Ad fraud is often described as a cat-and-mouse game, with networks’ best efforts at detection a few short steps behind bad actors’ best efforts at defrauding customers and advertisers without getting caught. (And those mice are eating a lot of cheese. Last year, the ad verification company Adloox predicted ad fraud could cost advertisers $16.4 billion in 2017—or about 20.5 percent of total global digital ad spend.)
As social networks and advertising platforms increasingly deploy artificial intelligence to model customer behavior and improve performance of their campaigns, they’re also using it to stop ad fraud. With machine learning and increasingly sophisticated algorithms in the field, where does the cat-and-mouse game stand?
Consider Facebook, a leader in both advertising and sophisticated research and deployment of AI. The company last fall increased its team fighting ad fraud, combining 1,000 workers, including engineers, managers, human reviewers as well as local language and culture experts, with multiple means of algorithmic detection to catch common types of fraud.
Facebook’s ad fraud team primarily focuses on Facebook’s end-user experience, which pushes the unit towards prioritizing fraud that affects users: scams, nuisance ads, web page spoofing and clickbait.
“We have over six million advertisers,” said Rob Leathern, Facebook’s product management director. “Most of them are well meaning, but there are a small number of fraudsters who put in a lot of time to get around or game our system.”
But critics say Facebook could do more.
Even though Facebook and Google are using sophisticated AI to improve their fraud detection processes, Joe Barone, managing partner of digital ad operations at GroupM, wants them to “expand their nascent relationships with third-party measurement providers to increase the level of transparency and maximize the assurance and trust required to support continued investment.”
In the next few months, Facebook will also overhaul its advertising measurement system to wean marketers off vanity metrics in favor of more business objectives. The social network announced it’s removing nearly two dozen different metrics in July—including action, time spent, button click and more. And while these updates don’t improve fraud directly, the move could increase transparency on the platform.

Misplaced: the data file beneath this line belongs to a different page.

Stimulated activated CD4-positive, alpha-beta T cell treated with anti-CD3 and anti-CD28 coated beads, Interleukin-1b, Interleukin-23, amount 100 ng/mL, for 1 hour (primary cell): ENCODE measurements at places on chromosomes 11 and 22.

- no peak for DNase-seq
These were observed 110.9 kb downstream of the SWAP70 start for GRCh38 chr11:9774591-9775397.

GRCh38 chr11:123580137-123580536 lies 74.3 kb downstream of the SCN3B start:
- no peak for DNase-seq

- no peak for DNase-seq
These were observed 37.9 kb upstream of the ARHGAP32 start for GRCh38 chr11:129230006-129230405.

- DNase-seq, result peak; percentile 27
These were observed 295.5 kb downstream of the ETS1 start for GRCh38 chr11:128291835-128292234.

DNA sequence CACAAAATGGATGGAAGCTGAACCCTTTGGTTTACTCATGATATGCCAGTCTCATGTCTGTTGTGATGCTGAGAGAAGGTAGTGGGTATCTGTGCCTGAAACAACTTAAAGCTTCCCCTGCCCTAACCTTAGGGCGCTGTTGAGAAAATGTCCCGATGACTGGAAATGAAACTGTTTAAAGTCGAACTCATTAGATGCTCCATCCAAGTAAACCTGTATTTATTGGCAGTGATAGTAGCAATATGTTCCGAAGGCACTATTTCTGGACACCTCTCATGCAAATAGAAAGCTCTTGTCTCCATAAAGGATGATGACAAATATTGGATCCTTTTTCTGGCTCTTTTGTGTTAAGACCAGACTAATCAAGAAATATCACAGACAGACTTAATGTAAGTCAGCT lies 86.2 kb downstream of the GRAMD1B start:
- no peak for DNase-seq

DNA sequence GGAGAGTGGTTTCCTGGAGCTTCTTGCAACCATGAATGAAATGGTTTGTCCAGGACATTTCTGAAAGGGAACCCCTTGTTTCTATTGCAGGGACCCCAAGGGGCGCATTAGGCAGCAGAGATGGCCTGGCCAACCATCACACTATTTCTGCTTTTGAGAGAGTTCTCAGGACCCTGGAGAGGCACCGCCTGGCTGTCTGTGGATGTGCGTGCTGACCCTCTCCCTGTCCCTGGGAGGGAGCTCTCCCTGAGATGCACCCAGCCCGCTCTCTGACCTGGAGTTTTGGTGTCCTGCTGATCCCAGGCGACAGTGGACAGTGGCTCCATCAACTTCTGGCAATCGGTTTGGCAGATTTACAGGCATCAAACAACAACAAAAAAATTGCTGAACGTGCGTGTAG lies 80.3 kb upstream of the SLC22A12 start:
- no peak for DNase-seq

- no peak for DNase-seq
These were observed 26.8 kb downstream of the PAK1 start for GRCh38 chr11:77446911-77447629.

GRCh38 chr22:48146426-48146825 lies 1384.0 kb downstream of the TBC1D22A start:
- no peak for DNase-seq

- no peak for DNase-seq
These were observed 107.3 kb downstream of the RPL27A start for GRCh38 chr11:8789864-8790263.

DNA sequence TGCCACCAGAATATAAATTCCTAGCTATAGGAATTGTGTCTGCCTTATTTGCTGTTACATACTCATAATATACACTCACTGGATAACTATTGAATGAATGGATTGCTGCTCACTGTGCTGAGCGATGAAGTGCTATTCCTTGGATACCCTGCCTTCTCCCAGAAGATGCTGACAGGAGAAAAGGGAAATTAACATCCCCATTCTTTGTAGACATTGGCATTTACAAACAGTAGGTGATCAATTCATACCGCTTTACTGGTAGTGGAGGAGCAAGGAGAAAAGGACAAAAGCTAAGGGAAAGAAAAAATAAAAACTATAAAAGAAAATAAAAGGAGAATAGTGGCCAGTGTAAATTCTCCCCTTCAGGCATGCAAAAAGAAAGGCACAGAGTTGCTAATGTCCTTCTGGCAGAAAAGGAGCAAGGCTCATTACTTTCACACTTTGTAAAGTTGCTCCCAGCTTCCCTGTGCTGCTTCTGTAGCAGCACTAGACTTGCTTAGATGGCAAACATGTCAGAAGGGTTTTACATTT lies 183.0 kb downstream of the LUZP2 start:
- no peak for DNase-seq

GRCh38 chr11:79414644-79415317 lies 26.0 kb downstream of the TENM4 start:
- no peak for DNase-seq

Publishers say Facebook isn’t fixing the problem fast enough. Jason Kint, CEO of Digital Content Next, said Facebook, Twitter and Google should collectively combat the problem—otherwise, smaller players in the ad-tech world would be competing on a different level than those who already have a near monopoly. “The general conventional wisdom is that as a walled garden they’ve gotten away with not being held to the same standards as the rest of the industry,” Kint said.
Facebook, naturally, disagrees, saying AI has had some success at fighting fraud. One example: fake play buttons superimposed over still photos, misleading users into thinking they’re clicking on a video, but instead takes them to a landing page full of ads. Facebook’s neural networks identify elements of fraud, which are always changing in size, shape and display, to keep them off the platform.
Using machine learning to attack ad fraud makes sense, especially as a majority of ad buys on Facebook come from machine-driven, automated ad buys.
Rebecca Lieb, co-founder of the research analyst firm Kaleido Insights, said it wouldn’t surprise her if Facebook and other platforms implement other emerging technologies such as blockchain, which she mentioned could help verify the validity of click streams, identify advertisers and track supply chains.
“Ad fraud is always going to be an arms race,” she said. “Spam is always going to be an arms race. Any digital maleficence will be an arms race—the bad guys will implement new technology, the good guys will implement new technology, and this will go on.”
Leathern stresses the importance of algorithms and humans working together; not just reviewers, but Facebook users. “We’re expecting people to find bad ads on the platform. We want them to find them, we want them to report them. We want our techniques and algorithms to get better at finding bad ads,” he said.
According to David Sendroff, CEO of Forensiq, there is an “inherent disincentive from the Facebook side” to cracking down on some of the most common forms of ad fraud—click fraud, like fraud, fraudulent user profiles—that only rarely cross the path of the average user. His solution? Leave the fraudulent accounts intact, but quarantine them as much as possible from the rest of the system while using them to map fraud networks and train fraud algorithms.
That could create a kind of Potemkin City of fraud, where only the machines are watching.